The U.S. Centers for Disease Control estimates the portion of male inmates with traumatic brain injuries somewhere in their past at what Vice reports is “a frustrating 25 to 87 percent.” It is clear that the percentage is far higher than the roughly 8.5 percent of the general population that reports such problems. The proliferation of head trauma adds another mental health challenge to the prison system. Depression and anxiety, substance abuse, violence and suicidal thoughts are all associated with head injuries.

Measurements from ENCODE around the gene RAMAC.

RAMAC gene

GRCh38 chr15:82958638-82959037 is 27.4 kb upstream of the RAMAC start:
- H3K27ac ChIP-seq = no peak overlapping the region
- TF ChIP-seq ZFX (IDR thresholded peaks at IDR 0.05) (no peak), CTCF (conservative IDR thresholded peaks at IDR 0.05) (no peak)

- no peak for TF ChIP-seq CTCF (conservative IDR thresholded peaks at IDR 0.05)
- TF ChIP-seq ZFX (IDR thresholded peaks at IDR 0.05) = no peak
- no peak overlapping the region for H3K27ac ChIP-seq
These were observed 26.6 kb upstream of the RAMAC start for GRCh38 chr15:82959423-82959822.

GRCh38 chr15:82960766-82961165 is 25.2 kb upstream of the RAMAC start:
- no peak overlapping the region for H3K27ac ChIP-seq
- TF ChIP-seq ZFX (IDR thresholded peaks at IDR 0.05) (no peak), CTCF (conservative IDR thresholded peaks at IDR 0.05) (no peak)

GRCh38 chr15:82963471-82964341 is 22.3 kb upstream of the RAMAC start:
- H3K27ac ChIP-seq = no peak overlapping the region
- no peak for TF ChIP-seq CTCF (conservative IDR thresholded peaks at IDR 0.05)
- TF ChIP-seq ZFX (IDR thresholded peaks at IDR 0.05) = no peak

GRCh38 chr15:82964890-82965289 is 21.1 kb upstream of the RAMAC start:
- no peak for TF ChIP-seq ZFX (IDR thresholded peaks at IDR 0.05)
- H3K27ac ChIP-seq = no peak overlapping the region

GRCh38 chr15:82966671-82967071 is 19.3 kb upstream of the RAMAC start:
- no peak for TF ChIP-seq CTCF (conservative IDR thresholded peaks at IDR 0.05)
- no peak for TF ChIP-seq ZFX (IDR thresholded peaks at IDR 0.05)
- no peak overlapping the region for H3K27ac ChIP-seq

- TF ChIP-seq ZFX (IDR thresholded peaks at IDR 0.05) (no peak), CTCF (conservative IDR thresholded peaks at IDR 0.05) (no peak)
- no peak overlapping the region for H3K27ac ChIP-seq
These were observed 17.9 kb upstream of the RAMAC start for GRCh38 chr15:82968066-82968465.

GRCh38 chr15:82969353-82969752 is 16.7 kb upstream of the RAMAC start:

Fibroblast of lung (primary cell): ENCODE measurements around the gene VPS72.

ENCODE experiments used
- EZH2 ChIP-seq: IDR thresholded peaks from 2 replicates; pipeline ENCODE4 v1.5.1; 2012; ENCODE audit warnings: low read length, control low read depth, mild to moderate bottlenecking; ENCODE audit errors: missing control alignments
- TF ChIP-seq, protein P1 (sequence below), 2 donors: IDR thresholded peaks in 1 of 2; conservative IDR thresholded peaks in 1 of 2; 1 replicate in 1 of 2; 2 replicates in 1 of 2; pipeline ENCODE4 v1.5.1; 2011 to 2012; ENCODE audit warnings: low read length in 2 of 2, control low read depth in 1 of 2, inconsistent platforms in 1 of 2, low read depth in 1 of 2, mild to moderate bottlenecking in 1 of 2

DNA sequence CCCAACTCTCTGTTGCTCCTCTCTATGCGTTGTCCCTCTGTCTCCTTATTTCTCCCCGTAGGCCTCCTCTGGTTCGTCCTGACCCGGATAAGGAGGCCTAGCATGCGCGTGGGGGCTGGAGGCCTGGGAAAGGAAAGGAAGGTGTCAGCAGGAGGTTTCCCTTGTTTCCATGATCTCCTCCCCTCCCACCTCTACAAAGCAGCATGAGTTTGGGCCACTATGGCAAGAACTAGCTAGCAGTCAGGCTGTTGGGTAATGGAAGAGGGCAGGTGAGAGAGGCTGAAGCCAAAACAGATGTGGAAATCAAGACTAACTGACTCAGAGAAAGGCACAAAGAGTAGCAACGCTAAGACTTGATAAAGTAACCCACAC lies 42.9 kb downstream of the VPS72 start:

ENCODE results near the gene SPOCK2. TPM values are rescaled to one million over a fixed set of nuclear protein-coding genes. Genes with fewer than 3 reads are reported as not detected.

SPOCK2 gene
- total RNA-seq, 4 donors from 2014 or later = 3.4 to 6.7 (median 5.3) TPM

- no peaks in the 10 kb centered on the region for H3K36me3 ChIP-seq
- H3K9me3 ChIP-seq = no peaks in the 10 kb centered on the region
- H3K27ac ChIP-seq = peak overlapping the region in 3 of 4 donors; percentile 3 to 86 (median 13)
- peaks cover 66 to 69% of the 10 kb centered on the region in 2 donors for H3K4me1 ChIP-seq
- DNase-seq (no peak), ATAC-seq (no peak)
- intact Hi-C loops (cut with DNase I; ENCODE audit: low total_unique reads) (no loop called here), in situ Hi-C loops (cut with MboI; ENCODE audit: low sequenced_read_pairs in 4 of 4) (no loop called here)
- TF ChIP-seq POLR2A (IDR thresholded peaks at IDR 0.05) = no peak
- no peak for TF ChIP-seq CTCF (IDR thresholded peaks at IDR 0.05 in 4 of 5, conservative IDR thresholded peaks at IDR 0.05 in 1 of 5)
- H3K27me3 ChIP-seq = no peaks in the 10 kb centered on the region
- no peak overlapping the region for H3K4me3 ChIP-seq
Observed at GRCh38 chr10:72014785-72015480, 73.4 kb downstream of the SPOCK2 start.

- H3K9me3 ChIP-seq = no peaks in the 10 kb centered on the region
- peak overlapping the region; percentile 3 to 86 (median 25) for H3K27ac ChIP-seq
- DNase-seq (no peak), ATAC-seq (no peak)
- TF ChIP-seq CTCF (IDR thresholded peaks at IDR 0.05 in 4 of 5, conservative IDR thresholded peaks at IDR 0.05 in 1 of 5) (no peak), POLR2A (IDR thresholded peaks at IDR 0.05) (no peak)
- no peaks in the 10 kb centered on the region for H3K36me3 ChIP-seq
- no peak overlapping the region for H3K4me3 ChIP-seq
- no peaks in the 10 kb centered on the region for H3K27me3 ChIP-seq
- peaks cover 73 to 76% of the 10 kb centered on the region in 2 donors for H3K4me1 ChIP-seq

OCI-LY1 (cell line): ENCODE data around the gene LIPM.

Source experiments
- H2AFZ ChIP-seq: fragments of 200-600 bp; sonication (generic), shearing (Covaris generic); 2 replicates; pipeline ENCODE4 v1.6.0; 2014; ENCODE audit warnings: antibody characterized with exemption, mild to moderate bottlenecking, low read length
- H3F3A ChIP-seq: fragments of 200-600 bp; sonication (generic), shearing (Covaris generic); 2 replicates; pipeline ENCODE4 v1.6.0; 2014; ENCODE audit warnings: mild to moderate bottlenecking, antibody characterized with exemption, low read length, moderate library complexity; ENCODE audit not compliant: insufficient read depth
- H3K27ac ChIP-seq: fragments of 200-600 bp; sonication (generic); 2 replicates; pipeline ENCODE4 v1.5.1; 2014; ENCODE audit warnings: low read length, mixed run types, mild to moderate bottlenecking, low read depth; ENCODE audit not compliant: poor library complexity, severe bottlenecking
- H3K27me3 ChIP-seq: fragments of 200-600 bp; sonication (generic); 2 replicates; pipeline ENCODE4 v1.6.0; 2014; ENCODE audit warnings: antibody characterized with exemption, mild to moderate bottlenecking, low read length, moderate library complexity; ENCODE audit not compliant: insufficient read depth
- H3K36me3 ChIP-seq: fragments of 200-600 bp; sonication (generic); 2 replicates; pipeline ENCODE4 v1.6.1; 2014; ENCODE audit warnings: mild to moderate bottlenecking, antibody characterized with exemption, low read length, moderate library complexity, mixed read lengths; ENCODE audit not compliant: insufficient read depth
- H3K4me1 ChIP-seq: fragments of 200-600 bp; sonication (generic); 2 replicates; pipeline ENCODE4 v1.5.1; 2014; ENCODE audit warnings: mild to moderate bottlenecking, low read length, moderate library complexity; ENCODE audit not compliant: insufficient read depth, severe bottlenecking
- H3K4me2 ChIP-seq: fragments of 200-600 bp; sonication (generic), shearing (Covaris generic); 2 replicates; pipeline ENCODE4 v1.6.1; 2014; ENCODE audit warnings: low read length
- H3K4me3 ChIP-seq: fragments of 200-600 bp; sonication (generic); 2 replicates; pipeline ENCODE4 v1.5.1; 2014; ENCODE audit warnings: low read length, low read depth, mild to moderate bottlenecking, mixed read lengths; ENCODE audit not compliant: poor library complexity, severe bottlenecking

Vice says that, “Cognitive impairment can also make prison life—rife with rules, jobs and social norms—more difficult, and the culture shock and byzantine prohibitions imposed by parole practically unbearable.” The Pennsylvania Commission on Crime and Delinquency awarded the Brain Injury Association of Pennsylvania $250,000 to screen for head trauma among men on track to be paroled from Graterford prison to smooth their transition back into the outside world. The prison, with 3,000 inmates, is about 35 miles from Philadelphia and releases men into the five counties around the city. The program is one of a few in the U.S. aimed at tailoring reentry to the unique needs of a traditionally brain injury-prone population.